“At this point, the department leadership became aware of the problem and learned that the sign had been altered and received a description of the original sign,” Danczak Lyons reported in his timeline. “This Wednesday evening, the Library’s collection advisory committee discussed the Thin Blue Line flag image and why it is offensive.
- At midday on Thursday, October 7, the library’s equity, diversity and initiative committee and management discussed the incident and drafted a public apology, she said. The statement issued the same day read:
The Evanston Public Library (EPL) apologizes to the entire Evanston community for our use of racist images in an exhibit designed to promote our upcoming program, “Police Reform: Progress and Pitfalls, A Mini-Course donated by the organization NU Emeriti ”in November 2. We recognize the harm this image has caused in our community, especially for those who identify as Black, Indigenous or POC. The library is committed to identifying, understanding and rectifying our past and current injustices, as well as to developing anti-racist policies and procedures that promote fairness. We hereby commit to developing a system for a more sensitive review of proposed signage, programs, collections, policies and procedures for potentially offensive images prior to their inclusion in postings.
Adding more details at the October 20 meeting, Danczak Lyons told library administrators, “One of our practices is to support programs and discussions by creating book displays, and we have done advertising in our newsletter, on our website and in upcoming programming. produced through our partnership with Northwestern University around police reform by creating the second floor book exhibit. “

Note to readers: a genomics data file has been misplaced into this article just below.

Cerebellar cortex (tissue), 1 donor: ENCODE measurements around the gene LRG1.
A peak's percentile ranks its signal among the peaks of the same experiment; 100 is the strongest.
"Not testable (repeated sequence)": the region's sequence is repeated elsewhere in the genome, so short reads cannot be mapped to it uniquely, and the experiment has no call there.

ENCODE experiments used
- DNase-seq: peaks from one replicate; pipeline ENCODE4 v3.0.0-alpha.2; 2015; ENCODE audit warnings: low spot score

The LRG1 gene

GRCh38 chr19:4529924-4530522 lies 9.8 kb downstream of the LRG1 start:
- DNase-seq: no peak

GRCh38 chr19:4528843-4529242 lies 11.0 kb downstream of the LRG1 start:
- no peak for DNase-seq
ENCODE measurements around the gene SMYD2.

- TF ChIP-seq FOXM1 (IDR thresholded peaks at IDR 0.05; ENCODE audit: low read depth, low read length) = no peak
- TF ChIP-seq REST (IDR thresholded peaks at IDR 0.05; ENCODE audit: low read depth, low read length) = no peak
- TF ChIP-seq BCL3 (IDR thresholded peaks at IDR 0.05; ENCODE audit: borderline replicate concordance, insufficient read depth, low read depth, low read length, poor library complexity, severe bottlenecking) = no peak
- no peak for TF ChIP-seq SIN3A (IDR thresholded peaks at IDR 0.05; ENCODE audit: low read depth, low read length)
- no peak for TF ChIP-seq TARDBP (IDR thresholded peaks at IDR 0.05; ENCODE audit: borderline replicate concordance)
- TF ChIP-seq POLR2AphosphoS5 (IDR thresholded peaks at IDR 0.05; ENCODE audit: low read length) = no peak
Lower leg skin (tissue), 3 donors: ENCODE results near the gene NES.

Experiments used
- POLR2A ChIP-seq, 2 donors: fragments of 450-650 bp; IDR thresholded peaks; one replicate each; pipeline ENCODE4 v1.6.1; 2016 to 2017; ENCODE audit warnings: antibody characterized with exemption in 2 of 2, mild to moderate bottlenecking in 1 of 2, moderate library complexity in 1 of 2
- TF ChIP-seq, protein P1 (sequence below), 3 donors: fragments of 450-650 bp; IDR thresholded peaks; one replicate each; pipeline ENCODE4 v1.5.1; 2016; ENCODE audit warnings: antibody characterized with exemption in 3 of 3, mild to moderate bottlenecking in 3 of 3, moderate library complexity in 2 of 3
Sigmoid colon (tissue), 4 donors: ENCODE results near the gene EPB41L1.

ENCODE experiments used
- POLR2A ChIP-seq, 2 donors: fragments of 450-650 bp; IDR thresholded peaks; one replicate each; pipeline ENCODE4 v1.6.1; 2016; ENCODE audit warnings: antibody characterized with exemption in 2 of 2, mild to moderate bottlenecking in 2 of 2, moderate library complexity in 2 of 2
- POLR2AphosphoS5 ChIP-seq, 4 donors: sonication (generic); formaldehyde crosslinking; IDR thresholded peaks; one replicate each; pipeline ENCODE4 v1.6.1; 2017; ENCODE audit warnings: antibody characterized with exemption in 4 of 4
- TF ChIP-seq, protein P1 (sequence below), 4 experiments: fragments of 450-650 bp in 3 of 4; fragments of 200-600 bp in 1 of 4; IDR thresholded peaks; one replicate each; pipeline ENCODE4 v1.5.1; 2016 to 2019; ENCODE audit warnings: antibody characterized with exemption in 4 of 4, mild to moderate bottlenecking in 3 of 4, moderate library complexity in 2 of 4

Procedures to be put in place
Since the incident, she said, staff have put in place “more ways to create and review signage, to make sure we don’t make this mistake again.”
“It shouldn’t have happened,” she said. “This is a mistake and the supervisors are putting procedures in place and making sure that there is not a single member of staff who selects the images”, ensuring that “we are sensitive and aware and do not do this again. error”.
Heather Norborg, the library’s adult learning and literacy manager, her voice broken at times, offered a personal apology to community and board members, regretting that the incident had hampered progress that the library was trying to do to become a more reliable space.
“We have a process to determine the subject of the displays and the materials that are displayed in those displays. But we didn’t previously have a process to create the signage to go with it, ”she said,“ and we’re working to rectify that. “
Rachel Hayman, vice-chair of the library board, was one of the few trustees to respond to the staff report.
She said her concern was with the use of the term “racist image” in the library’s apology and wondered if an additional explanation would have offered “a good time to learn.”
“Because, yes, the Thin Blue Line flag is definitely a racist image,” she said. “But there are people who would say it’s not, you know, even in Evanston.
“Even in Evanston,” she repeated.
“I am not defending him in any way,” she stressed. “I’m just saying I wish we were more explicit. And I actually think it’s also an opportunity for future programming on imagery in all kinds of ways.
“I want to congratulate you,” she said, addressing her comments to the staff. “I think you acted very quickly.”
As for the recommendations, she said, “Of course we should have a policy; of course, something shouldn’t be presented to the public without more eyes looking at it, because people make terrible mistakes, and this is one of them. But I want to commend the staff for the actions that… we are committed to taking at this point. “